Sunday, March 12, 2017

G-20 Poised To Signal Retreat From Paris Climate Deal Pledge

New EPA Head Stacks Agency With Climate Sceptics

Brought to you by Benny Peiser's Global Warming Policy Forum
Finance ministers for the U.S., China, Germany and other members of the Group of 20 economies may scale back a robust pledge for their governments to combat climate change, ceding efforts to the private sector. Citing “scarce public resources,” the ministers said they would encourage multilateral development banks to raise private funds to accomplish goals set under the 2015 Paris climate accord, according to a preliminary statement drafted for a meeting that will be held in Germany next week. --Joe Ryan, Bloomberg, 11 March 2017
The election of Donald Trump as the 45th president of the United States signals the beginning of the end of international climate alarmism. Trump’s victory has shaken the green movement to its core and will almost certainly lead to the Paris climate agreement’s unraveling. Obama and European leaders have pledged to create for it an annual US$100-billion climate fund, which is what attracts most of the signatories to the Paris agreement, who expect to be its beneficiaries. There is now zero chance the U.S. will pay them the reward they were expecting. Even in the unlikely event that the green lobby were to succeed in converting Trump into a supporter of Obama’s Paris agreement, Republican senators would continue to block all funding for its implementation, including any funds for the $100-billion Green Climate Fund without which the Paris agreement would ultimately unravel. --Benny Peiser, Financial Post, 21 November 2016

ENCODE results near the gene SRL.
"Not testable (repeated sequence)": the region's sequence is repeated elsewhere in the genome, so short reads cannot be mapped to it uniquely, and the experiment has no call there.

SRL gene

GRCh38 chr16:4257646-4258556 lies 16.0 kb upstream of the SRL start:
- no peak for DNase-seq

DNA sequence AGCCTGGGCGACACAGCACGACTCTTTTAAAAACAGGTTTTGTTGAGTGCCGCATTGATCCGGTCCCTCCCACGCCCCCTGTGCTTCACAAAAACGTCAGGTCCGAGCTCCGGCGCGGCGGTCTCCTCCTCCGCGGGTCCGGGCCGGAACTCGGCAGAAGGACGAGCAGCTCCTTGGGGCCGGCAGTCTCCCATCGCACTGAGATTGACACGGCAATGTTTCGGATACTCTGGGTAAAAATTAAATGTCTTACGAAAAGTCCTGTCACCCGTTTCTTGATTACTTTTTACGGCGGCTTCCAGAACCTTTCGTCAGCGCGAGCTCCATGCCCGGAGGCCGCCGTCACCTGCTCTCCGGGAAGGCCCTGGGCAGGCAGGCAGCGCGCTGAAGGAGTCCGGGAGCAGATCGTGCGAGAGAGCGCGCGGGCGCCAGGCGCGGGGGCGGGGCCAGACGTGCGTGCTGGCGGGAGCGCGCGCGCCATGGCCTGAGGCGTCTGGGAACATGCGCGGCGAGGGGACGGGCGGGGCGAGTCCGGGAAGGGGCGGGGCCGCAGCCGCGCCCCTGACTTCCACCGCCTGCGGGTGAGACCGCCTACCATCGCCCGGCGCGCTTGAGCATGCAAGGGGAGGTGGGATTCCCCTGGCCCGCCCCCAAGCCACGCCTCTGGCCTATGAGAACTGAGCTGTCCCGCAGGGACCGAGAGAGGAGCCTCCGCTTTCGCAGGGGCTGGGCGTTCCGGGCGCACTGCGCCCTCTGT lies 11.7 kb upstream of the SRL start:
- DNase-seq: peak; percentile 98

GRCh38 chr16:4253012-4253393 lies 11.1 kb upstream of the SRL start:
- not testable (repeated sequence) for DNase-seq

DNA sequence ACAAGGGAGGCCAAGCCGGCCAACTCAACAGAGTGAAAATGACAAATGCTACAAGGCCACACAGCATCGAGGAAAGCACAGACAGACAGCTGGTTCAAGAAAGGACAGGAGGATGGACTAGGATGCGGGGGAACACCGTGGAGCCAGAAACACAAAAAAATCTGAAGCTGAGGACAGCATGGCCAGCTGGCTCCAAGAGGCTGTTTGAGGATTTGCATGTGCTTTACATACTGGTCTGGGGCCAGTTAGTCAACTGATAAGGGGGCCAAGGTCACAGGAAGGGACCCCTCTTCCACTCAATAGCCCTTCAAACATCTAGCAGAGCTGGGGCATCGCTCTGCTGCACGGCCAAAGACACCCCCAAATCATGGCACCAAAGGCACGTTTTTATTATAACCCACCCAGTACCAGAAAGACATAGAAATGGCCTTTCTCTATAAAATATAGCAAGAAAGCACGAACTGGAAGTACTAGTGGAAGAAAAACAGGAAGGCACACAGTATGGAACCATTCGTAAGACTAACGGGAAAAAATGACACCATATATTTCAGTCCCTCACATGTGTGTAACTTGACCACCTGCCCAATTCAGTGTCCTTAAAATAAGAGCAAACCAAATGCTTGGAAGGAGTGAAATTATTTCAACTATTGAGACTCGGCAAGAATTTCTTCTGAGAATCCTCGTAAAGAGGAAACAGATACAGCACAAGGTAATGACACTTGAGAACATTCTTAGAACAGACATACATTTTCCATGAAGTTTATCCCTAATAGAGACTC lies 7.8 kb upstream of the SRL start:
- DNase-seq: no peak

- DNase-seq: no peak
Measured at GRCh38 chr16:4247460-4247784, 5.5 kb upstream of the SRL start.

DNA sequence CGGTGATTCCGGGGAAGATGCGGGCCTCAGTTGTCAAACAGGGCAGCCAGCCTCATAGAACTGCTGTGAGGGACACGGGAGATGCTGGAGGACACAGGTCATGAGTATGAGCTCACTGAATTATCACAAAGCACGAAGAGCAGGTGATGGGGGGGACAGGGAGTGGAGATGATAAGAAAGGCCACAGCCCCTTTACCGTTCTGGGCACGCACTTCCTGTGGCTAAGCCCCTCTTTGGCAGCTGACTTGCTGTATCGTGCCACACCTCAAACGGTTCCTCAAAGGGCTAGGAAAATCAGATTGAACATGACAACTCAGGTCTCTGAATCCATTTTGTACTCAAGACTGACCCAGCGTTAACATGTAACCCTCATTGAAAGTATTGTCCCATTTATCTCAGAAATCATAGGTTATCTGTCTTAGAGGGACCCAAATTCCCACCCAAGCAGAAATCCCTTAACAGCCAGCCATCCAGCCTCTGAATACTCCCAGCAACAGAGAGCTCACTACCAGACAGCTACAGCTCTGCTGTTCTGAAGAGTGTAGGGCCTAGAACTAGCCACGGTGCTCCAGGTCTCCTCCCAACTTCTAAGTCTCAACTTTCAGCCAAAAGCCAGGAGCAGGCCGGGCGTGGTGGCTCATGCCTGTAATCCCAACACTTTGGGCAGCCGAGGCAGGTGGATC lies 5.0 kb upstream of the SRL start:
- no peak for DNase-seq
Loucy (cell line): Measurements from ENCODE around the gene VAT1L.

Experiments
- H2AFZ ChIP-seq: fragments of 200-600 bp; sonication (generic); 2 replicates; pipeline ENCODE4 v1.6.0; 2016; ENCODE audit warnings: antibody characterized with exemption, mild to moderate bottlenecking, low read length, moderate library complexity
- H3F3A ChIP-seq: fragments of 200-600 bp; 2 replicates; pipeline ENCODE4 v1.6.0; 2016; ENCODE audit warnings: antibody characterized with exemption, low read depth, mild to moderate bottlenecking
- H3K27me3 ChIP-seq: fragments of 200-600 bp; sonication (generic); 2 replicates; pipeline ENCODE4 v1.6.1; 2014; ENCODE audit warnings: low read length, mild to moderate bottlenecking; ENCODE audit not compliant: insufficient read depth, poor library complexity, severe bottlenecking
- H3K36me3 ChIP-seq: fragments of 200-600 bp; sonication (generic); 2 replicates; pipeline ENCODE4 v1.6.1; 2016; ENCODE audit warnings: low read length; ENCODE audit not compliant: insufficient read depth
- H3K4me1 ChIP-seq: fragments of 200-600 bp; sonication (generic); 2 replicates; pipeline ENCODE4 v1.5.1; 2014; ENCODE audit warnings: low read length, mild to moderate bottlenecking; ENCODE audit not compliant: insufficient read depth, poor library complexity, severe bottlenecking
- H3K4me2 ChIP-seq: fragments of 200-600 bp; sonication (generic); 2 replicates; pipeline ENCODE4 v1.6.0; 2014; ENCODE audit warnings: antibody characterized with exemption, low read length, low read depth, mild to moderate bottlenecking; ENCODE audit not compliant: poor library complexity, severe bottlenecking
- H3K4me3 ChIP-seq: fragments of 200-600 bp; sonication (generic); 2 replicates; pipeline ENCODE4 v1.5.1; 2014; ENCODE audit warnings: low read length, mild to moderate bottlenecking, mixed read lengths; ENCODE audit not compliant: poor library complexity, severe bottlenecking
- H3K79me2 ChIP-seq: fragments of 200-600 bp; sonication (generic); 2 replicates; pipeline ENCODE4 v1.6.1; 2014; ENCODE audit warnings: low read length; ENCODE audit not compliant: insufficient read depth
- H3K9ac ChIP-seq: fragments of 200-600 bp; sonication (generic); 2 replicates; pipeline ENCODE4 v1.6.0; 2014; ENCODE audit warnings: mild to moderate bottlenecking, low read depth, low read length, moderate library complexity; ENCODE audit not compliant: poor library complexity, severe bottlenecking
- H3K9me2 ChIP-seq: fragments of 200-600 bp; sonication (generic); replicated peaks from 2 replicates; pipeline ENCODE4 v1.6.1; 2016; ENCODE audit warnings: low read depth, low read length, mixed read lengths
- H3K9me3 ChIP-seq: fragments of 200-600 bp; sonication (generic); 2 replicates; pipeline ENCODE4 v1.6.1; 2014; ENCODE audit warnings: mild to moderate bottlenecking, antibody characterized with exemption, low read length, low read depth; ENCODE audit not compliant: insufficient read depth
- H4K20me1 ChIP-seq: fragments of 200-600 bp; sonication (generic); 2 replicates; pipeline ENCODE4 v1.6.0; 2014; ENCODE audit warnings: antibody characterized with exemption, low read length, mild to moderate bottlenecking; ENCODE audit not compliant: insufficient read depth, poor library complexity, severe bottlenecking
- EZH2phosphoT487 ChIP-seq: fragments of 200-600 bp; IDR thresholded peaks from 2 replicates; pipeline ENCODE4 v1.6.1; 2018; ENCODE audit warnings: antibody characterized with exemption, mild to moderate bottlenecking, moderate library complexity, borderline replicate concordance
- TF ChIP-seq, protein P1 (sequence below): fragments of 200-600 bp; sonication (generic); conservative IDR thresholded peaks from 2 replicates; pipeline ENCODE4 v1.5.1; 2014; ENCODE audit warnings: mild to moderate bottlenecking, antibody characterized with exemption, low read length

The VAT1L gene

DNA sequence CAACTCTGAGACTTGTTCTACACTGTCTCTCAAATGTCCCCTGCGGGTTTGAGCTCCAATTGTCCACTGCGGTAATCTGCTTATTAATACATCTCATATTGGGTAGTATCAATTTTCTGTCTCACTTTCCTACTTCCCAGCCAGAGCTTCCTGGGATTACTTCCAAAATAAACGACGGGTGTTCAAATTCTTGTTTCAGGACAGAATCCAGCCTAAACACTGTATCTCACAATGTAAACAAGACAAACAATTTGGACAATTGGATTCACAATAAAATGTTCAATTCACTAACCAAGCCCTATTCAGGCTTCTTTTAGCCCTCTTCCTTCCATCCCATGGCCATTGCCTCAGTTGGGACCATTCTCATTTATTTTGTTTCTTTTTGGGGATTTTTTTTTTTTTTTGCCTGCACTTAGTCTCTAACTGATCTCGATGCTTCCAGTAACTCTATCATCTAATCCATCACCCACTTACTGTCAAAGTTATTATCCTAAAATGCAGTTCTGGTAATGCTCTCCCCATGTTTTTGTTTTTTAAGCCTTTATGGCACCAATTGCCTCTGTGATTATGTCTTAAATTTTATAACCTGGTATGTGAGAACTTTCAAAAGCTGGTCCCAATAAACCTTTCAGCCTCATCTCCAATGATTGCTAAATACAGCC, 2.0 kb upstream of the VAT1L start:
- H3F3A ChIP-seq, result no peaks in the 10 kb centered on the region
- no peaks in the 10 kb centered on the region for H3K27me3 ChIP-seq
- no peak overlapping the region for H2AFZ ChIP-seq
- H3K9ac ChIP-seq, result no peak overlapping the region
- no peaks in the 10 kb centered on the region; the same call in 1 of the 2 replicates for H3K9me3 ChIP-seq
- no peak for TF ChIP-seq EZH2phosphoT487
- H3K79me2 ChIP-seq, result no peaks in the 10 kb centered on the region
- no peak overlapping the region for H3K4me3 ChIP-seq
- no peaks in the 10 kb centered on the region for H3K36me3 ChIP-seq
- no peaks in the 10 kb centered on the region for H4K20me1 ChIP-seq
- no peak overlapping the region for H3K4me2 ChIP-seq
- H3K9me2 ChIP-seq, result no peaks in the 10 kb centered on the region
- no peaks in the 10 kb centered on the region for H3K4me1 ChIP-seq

Environmental Protection Agency (EPA) Administrator Scott Pruitt weighed in on an issue the Trump administration has been silent on since taking the reins of government in January. Pruitt said the Paris climate agreement was “a bad deal” that should have been treated by the Obama administration as a treaty, instead of an executive agreement. “I happen to think the Paris accord, the Paris treaty, or the Paris Agreement, if you will, should have been treated as a treaty, should have gone through senate confirmation,” Pruitt told CNBC’s “Squawk Box” Thursday morning. “That’s a concern.” --Michael Bastasch, The Daily Caller, 9 March 2017
The White House intends to unravel the Clean Power Plan without providing a replacement, according to a source briefed on the issue. An executive order expected to be released next week also instructs the Justice Department to effectively withdraw its legal defense of the climate rule in the U.S. Court of Appeals for the District of Columbia Circuit. The move aligns the White House with about two dozen Republican state attorneys general who are challenging the way the rule restricts greenhouse gas emissions at power plants. --Evan Lehmann, E&E News, 9 March
Clearly, the Paris agreement is a treaty not just by custom and practice but by its own terms. It thereby requires Senate ratification, which Mr. Trump can seek — and should — if he does not simply renounce the purported commitment. President Trump must keep his campaign promises to rescind the Obama climate agenda. To do so requires nullifying Mr. Obama’s illegitimate claim to have bound the United States to the Paris climate treaty. Withdrawing from the UNFCCC makes the most, lasting sense. At a minimum, he must declare that the Paris agreement is a treaty and restore the Senate’s role in the treaty-making power before it is lost. --Christopher Horner, The Washington Times, 7 March 2017

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